What's the religious composition of evolution/vaccine/climate change deniers?

Is there much overlap between deniers of evolution, vaccines and climate change? How about with Trump voters?

What is the demographic, especially religious, makeup of each group? I am particularly curious about whether or not white evangelicals/Protestant fundamentalists are overrepresented.

This is GD. What’s the debate?
If it’s a matter of opinion, I don’t think there is any doubt that there will be a correlation between these things, though reliable stats may not have been collected for some of them. The one exception might be anti-vaccine vs religiosity, where the correlation might be weak (but I’d still expect it to be in that direction).

You’re right, I’m not used to posting in GD.

First, is there a strong correlation?

If so, what might the causal link(s) be?

Evolution deniers: almost entirely fundies. What other significant reason is there to disbelieve, other than an insistence that Genesis is literally true?

Climate change deniers: more fundagelical than not, simply because they are s such a large chunk of the GOP, where climate change denial has become all but a litmus test for orthodoxy.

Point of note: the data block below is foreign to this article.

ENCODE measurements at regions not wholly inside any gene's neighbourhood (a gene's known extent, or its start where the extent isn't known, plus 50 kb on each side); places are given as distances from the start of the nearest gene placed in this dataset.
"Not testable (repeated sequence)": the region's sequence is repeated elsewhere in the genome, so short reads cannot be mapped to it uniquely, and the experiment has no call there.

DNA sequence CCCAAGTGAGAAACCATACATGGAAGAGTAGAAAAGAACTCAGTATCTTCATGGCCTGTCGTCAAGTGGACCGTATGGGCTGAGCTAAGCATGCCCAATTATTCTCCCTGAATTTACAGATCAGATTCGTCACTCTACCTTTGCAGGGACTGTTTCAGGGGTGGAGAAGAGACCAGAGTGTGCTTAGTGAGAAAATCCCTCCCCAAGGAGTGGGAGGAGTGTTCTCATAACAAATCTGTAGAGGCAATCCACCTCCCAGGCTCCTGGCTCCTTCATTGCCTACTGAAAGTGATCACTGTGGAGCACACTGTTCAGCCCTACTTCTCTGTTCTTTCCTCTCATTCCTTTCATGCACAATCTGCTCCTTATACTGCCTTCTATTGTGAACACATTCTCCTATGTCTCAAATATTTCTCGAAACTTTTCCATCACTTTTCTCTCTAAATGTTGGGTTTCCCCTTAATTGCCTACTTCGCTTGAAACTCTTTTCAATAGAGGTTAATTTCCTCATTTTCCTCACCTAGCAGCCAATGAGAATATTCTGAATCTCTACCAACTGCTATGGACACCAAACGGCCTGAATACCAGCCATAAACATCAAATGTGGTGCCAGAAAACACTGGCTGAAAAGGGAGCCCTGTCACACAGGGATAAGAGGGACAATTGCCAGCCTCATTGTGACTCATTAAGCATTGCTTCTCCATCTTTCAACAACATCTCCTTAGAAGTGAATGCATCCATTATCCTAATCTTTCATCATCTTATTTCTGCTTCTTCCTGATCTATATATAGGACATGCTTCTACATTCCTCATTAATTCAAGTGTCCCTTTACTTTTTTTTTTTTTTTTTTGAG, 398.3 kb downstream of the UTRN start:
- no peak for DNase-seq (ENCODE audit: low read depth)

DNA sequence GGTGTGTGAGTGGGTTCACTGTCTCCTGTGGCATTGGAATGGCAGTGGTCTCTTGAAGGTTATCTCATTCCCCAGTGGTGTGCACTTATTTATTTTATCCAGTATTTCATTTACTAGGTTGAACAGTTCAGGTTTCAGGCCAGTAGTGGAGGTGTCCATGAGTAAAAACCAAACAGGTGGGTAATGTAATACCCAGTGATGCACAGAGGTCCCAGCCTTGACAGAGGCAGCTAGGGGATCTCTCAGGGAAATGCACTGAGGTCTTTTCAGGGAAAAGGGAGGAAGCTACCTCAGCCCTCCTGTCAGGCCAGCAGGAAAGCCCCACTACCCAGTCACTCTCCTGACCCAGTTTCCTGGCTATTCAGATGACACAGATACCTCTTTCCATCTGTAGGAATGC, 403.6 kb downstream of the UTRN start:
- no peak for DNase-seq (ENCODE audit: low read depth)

No idea about anti-vaxxers. My impression is that they’re on both political extremes, but if there’s a religious connection, I don’t see it.

Behold the majesty of crank magnetism.

To use someone else’s metaphor: it’s like there’s a big bag of Pringlesque conspiracy theories. You can’t just have one, you’ve got to reach in and glom onto a big handful.

As for antivaxers, religious convictions seem to play a limited part in their views. You do see stuff about not allowing Toxic Disease Matter In Our Bodies’ Sacred Temple, but much of that particular frenzy does not explicitly involve religion.

Right, the anti-vaxxer side seems to contain a more democratic assemblage of woo-believers, from hardcore religious to new ager to “I know it’s deadly risk but all should be free to take it” ultralibertarian. While creationists are virtually straight religious fundamentalist (of whatever their religious tradition, in the USA mostly Christian of couse), and Climate-Change-Deniers are more driven by politico-economic ideology (though with a sympathetic ear among the religious who believe that there is no need to worry about the welfare of this Earth because God is about to intervene any day now). What they all have in common is the point of view that if observed, studied facts contradict their beliefs, the facts must be maliciously faked.

Yup. If there’s a correlation among the three groups, I think it’s weak.

Evolution deniers: pretty much all motivated by religion

Climate deniers: mostly motivated by political beliefs. The right doesn’t like science, especially when it wants to interfere with industry.